Having turned everything on (and after a few MB configuration mis-steps) I wasn't sure if the cooler was working. There was no immediately visible means of determining this; no lights or buzzing or sounds of liquid moving about inside the radiator. I had seen a Corsair cooler light up and expected that my item was a dud - until I went online and researched it properly. The H60 does not, in fact light up when it is on. The only viable means of determining whether it is working is a) the RPM on your MB fan monitor and b) the CPU temperature reading. Not exactly reassuring when you are basically relying on it working out of the box to not fry your processor!

At any rate, results-wise, I cranked my FX8320 up to 4.5Ghz and its temperature has not yet exceeded 42 degrees, which I think is acceptable for how I set up the airflow in the case. You simply would not get that with a conventional air cooler (at least at the price of the H60) - plus you have the added bonus of it being virtually silent.
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on 15 March 2015
I was lucky to have my brother to help me set up the cooler. It would have been very difficult to do alone. The instructions are a little crap due to the pictures.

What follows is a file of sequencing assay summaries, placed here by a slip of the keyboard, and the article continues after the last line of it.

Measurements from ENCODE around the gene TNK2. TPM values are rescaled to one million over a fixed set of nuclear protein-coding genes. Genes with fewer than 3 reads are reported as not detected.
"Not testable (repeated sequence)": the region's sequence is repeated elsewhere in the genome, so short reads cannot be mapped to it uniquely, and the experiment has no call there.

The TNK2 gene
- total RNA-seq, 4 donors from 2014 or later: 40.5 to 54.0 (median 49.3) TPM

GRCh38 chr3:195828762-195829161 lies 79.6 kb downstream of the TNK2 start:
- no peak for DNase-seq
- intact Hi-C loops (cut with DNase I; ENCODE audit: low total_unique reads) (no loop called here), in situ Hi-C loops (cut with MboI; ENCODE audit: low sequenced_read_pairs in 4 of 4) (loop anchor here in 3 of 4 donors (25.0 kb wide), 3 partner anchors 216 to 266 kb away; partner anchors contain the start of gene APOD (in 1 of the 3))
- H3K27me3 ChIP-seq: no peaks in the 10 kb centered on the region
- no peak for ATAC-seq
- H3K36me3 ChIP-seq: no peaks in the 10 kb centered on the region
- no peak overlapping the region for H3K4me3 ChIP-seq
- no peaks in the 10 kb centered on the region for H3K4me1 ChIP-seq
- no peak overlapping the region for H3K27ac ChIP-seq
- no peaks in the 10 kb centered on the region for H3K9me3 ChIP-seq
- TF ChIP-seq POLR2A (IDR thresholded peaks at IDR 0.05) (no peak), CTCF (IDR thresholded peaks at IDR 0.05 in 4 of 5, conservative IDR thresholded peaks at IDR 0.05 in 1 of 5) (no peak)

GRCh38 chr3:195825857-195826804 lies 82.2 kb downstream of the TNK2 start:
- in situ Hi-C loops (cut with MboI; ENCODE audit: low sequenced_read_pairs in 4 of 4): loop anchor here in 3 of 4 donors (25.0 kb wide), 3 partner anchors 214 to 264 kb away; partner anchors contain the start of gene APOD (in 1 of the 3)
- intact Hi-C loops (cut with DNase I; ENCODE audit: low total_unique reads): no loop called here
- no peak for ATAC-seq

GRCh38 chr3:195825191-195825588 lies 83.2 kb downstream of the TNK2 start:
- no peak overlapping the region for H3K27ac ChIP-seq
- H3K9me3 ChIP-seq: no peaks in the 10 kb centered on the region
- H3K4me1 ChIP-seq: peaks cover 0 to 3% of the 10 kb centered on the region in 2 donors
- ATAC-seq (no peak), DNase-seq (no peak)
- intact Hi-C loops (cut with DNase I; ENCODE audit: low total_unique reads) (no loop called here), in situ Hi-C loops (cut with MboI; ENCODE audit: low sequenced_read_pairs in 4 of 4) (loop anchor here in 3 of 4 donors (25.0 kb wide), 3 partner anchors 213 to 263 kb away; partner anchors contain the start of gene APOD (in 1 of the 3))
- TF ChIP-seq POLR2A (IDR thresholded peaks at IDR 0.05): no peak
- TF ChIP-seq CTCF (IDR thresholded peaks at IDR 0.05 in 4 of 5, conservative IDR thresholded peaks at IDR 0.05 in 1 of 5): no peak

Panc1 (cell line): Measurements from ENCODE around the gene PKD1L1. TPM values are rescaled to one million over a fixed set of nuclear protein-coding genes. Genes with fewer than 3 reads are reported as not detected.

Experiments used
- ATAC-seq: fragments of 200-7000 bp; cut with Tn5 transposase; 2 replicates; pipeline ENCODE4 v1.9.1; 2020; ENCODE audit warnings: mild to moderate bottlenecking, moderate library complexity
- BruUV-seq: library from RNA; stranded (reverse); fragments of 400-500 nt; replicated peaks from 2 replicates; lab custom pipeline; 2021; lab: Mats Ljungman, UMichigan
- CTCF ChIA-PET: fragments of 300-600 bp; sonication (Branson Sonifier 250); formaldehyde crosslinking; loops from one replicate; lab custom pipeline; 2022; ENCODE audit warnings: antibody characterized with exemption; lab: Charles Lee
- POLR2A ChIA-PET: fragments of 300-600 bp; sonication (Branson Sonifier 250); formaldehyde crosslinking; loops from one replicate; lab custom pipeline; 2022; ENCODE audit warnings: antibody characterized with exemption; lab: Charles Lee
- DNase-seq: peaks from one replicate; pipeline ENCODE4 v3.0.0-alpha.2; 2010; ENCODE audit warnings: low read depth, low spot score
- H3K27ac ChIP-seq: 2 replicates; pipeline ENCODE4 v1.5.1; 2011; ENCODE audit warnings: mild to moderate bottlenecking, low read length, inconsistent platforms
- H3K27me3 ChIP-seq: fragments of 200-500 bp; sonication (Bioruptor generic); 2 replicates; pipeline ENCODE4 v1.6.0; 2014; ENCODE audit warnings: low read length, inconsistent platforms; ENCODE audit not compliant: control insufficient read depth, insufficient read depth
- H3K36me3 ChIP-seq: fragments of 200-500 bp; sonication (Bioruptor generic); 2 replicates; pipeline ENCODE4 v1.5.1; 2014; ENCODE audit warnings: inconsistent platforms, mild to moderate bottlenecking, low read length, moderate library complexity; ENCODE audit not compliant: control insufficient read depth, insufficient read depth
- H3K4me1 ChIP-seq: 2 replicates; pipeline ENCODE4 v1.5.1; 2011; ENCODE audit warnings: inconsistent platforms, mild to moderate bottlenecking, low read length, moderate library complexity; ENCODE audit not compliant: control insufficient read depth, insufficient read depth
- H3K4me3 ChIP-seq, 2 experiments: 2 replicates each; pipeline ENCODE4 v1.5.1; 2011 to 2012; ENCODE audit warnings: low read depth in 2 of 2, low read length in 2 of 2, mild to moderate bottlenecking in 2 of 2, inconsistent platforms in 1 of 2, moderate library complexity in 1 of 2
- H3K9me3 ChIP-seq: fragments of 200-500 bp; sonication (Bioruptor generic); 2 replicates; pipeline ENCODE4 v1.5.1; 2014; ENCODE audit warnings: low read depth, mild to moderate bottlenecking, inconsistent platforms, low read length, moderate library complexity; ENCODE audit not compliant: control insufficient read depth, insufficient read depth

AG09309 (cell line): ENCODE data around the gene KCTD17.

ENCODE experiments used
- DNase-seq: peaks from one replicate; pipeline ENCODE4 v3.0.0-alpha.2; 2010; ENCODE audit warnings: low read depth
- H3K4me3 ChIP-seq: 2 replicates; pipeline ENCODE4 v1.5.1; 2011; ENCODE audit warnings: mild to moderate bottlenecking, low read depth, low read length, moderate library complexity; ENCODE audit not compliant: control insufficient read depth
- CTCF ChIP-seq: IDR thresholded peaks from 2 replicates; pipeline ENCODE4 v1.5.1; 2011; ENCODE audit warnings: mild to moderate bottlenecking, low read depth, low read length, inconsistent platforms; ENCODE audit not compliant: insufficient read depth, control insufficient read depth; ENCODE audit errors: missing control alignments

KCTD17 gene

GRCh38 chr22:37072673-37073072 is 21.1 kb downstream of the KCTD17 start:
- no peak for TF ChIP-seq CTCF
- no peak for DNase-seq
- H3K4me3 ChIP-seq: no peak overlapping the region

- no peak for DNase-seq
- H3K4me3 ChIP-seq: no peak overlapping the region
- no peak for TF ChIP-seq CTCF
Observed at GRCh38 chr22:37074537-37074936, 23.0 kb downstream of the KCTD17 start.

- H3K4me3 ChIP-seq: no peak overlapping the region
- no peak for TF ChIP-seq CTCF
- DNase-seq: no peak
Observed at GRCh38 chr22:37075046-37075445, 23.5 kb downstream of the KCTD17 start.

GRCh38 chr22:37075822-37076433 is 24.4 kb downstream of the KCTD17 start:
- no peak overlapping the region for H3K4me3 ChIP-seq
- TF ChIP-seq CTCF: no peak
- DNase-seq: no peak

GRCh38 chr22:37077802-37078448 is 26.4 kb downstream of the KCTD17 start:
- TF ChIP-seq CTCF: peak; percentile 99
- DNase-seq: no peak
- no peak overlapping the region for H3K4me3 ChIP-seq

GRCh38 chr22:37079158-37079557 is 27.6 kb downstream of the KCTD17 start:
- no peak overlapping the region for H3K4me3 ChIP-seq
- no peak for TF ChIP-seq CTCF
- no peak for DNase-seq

On the other hand, it's currently working well. I have heard of issues where the pump stops working. I hope this doesn't happen to me. The temperature is around 28 on idle and goes to about 33 on usage.

It's nice.
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on 16 June 2015
I love Corsair kit. I really do. I've bought the brand for years. It carries a cost, but the build quality - from case to keyboard - is undeniable.
So when I plumped for the new H100i GTX as my first ever CPU water cooler, I was confident I wouldn't be disappointed. This 2015 upgrade from the hugely popular H100 and H100i has had a couple of 4-5 star reviews from hardware specialists, although at the time of writing (15th June 2015) the mainstream PC gurus haven't yet released their verdicts.

So here's my tuppenceworth and I hope it's useful.

The radiator gets 9/10. Tight coils, nice and deep (2.5cm) but not perfect; my unit has three manufacturing/handling flaws - two malformed coils and one what looks like a light surface scrape extending about two inches. Indicative of a typically high-volume manufacturing plant (somewhere in Asia) but nothing that would really affect the radiator's performance.

The braided, generously-girthed pipes are gorgeously black, slinky, and tight on the plugs. They get an easy 10/10. No chance of crimping them, even in a cramped situation. This is not a unit that's going to leak over your precious mobo any time soon.
But seriously, 10.

The fans get an 8. They're a specialised version of Corsair's ever-popular High Performance SP120's, with slightly higher max rpm and decently gentle 37.7dBA standard (quiet) operating mode. That isn't enough to make them quieter than the air cooling unit they've replaced in my case - the single 140mm fan on a Cooler Master Evo Hyper 212 - but they are more effective in terms of cpu cooling in a pull config (30C idle, as opposed to 34C idle).